The Enlightened Tobacco Company (ETC), the maker of Death cigarettes, had bypassed excise duties by acting as an "agent" for British customers and importing cigarettes from European Union member states which have lower taxes. It was able to offer cigarettes for sale at up to 40 per cent less than competitors' prices.
After a High Court case went against the company in 1995 and prevented it from trading, ETC took its argument to the European Court of Justice. The case may have led the way to companies across Europe supplying cheap tobacco, alcohol and other luxury goods. Nine member states, including Germany and Italy, were so fearful of losing billions in tax revenue that they submitted evidence in support of United Kingdom Customs & Excise to the court.
Yesterday morning an interim decision from the Advocate General of the court ruled ETC's scheme illegal. Although this "opinion" is not final, and the Court could pass a different decision in the autumn, it is unlikely to do so and ETC admitted it has a "snowball's chance in hell" of starting its "mail-order" scheme again.
ETC introduced the scheme, which exploited a loophole in European law, in response to the lifting of trade barriers. By buying cigarettes in bulk in Luxembourg, ETC was able to offer Britons who ordered through their agent, called "the Man in Black", up to 800 cigarettes at massive savings.
They argued that an agent acting on behalf of a "private individual" was acting lawfully and under European law. Threatened with losing billions in revenue, Customs disagreed, and impounded a consignment of ordered cigarettes at Dover on the grounds that duty was payable in the UK because the cigarettes were not deemed to be a personal import.
The case hinged on the interpretation of the word "them" in an EC directive which states people can buy some goods free of excise when the goods are acquired by "private individuals for their own use and transported by them". The ETC agent, who takes a commission from each sale, was arranging transport and organising payment of the retailer and carrier.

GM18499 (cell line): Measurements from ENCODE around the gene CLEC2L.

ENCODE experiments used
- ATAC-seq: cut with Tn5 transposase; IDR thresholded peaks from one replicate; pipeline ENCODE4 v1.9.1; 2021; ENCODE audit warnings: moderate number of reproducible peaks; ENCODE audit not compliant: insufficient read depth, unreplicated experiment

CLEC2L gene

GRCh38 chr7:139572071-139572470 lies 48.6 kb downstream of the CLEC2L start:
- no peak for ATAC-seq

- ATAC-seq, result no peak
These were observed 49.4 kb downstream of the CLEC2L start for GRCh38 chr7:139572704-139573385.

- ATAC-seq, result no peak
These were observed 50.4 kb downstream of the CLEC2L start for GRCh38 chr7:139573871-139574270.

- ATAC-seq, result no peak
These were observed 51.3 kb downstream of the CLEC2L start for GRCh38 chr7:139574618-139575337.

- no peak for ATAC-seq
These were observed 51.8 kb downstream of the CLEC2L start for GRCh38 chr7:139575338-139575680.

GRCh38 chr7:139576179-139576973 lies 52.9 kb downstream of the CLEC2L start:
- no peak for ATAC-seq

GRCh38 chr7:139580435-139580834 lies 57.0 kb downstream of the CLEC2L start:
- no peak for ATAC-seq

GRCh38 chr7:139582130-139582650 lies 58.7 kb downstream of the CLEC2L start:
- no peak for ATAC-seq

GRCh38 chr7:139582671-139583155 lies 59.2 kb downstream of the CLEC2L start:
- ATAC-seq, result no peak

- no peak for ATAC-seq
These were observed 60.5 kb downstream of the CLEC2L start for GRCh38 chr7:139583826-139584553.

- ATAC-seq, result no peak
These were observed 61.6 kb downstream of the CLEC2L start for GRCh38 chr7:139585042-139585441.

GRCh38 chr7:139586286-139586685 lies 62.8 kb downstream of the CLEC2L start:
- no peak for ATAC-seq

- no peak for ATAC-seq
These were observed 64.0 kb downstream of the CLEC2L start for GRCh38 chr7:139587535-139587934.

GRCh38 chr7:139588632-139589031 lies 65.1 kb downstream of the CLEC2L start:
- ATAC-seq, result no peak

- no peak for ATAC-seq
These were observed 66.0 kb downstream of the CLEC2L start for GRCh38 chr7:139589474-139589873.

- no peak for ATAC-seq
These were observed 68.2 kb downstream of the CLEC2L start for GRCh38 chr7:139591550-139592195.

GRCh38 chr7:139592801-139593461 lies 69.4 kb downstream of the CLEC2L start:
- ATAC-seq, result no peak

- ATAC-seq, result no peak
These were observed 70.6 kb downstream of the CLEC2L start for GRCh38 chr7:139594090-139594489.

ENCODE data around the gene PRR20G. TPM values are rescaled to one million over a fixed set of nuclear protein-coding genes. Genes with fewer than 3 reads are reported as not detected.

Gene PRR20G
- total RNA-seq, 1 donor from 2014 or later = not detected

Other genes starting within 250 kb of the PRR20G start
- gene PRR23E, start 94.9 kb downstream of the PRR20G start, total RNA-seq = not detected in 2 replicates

The Commission said it interprets its own law as allowing an agent to act on behalf of an individual as long as the agent does not make a profit. ETC, however, was founded by a group of young entrepreneurs who saw that they could make a profit from saving British smokers money. BJ Cunningham, its snappily dressed chairman, admits he is extremely disappointed by the decision.
"It seems that the Advocate General does not believe in the first principal of European Union - 'The freedom of movement of goods and people'," he said.
"All Europe offers is straight bananas and Euro-babble. We are gutted."
Customs & Excise, in contrast, were delighted. An alternative ruling "would have been a major blow to all the retail trade - particularly people like newsagents and, also, some off-licences," said Mark Thomson from Customs, who put the possible loss of revenue at pounds 2bn a year.
Mr Cunningham, however, is "bloodied and unbowed" and has another business wheeze. He wants to offer Britons the two-in-one cigarettes he is already selling in Holland.
The cigarettes are subject to normal tax duties, are extra long with with a filter in the middle so that they can be split to make two cigarettes. If Mr Cunningham gets his way, he will soon be selling 40 of the cigarettes for the same price as a pack of 20.Reuse content